A mysterious plague kills almost all of the world’s children and the few that survive have changed. They now have powers. Powers that scare the world’s governments. Their answer to this threat is to round them up and intern them in camps, and not of the holiday variety. The Darkest Minds is the tale of a few that escape.
Mixing storylines of the traditional road movie with science fiction themes and a teen coming of age saga makes up the parts at play here. Some of those ideas work and others don’t and the deciding factor is often the age of the viewer. The film is very much aimed at a younger audience and will score more points with the teen crowd.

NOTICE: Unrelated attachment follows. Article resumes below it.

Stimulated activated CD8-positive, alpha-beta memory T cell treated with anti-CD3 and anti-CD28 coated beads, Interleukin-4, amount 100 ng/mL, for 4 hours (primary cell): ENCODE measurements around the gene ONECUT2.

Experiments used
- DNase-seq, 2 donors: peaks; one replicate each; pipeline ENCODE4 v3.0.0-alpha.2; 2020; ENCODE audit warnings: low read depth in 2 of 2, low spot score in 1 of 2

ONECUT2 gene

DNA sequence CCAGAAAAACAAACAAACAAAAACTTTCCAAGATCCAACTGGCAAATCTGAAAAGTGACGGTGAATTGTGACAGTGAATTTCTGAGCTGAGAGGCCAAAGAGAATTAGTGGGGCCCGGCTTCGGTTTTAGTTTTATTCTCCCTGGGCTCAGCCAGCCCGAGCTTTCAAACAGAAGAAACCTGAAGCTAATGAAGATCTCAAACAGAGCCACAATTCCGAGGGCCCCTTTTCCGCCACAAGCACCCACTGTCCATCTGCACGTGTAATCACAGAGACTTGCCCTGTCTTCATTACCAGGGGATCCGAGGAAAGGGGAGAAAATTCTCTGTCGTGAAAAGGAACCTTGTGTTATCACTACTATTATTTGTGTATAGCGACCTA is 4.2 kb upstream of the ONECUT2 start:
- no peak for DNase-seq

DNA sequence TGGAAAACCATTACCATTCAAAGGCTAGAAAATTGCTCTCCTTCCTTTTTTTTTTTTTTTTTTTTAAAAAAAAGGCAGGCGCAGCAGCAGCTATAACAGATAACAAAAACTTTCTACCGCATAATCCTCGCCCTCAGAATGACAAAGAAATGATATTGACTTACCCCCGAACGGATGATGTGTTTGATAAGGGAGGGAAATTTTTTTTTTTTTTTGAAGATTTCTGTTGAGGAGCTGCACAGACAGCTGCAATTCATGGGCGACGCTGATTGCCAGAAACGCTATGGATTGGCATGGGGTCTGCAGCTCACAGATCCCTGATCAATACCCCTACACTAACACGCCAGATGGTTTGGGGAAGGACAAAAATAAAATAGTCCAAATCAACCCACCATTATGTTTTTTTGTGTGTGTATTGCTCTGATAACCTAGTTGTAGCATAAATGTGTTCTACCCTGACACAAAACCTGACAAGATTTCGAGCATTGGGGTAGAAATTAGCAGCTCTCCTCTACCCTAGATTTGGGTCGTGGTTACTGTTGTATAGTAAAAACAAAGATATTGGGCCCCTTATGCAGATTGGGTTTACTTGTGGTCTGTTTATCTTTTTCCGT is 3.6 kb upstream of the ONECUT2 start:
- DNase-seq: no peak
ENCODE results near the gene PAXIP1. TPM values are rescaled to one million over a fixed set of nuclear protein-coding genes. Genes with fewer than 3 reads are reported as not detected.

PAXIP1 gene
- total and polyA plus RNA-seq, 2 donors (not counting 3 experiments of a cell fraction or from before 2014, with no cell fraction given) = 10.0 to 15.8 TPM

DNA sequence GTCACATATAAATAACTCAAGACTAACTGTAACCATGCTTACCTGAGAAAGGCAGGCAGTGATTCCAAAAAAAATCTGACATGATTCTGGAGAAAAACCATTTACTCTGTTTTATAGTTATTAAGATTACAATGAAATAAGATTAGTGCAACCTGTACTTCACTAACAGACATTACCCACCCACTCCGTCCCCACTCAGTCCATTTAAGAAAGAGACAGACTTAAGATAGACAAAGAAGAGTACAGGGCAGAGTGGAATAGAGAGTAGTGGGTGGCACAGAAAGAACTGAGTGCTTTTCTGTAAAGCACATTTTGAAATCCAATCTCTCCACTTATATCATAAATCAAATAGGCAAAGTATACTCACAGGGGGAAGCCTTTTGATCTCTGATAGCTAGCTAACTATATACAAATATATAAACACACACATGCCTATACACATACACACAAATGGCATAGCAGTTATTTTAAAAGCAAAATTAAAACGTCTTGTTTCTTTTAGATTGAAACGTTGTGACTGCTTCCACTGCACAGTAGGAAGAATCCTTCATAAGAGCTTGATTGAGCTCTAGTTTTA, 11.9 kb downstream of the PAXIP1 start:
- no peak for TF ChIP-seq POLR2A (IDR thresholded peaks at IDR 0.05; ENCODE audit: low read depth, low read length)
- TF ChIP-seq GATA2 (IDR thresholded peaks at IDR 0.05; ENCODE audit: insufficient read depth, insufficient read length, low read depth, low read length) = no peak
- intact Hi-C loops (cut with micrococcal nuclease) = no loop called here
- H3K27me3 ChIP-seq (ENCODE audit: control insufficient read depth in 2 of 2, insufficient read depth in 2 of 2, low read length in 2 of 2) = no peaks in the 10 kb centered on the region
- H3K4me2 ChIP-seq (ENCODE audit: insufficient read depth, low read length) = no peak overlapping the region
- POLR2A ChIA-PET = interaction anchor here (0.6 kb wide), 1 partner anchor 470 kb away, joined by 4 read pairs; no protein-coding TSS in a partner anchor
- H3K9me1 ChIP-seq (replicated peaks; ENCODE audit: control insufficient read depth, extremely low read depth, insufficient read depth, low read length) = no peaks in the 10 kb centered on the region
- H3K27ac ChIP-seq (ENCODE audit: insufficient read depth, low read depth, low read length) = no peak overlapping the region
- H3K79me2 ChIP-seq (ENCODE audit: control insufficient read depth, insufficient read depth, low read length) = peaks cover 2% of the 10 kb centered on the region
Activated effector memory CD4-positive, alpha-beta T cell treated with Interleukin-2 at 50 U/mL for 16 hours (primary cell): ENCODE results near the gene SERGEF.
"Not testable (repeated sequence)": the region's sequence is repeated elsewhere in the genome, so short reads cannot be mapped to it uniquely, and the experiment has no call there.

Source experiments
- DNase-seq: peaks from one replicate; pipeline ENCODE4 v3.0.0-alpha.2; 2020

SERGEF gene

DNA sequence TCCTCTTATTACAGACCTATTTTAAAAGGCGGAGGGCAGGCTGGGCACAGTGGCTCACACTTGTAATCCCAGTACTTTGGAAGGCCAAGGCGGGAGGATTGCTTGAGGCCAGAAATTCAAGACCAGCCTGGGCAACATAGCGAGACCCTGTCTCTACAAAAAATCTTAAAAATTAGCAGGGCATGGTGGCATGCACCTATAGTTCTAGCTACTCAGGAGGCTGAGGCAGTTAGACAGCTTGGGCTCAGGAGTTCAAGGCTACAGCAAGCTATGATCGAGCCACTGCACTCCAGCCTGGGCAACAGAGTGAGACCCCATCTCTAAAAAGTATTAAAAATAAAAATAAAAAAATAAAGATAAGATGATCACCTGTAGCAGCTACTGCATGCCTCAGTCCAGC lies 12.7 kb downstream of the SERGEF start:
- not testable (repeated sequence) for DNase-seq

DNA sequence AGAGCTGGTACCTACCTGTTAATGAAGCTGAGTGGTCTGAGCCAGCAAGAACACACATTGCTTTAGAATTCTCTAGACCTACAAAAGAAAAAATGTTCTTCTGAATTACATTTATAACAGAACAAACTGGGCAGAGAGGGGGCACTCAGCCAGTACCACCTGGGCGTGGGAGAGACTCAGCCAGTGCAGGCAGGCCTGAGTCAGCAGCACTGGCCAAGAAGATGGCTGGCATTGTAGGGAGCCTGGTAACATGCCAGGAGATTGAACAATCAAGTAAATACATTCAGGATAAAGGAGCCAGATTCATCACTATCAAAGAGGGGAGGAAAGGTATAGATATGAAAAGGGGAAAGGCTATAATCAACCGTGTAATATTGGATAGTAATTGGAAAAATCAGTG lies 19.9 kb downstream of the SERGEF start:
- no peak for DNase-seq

There are universal moments at work here like the selfless act of sacrificing personal ambitions for the common good. Also the act of not always taking things at face value. These are lessons absorbed often as you grow older but ones that may seem fresh at a younger age.
The science fiction ideas are downplayed (the film’s trailer to the contrary) as the human element takes centre stage. The acting is consistent but for older members of the audience there seems to be one or two details missing, ones that would have helped raise The Darkest Minds above the rest.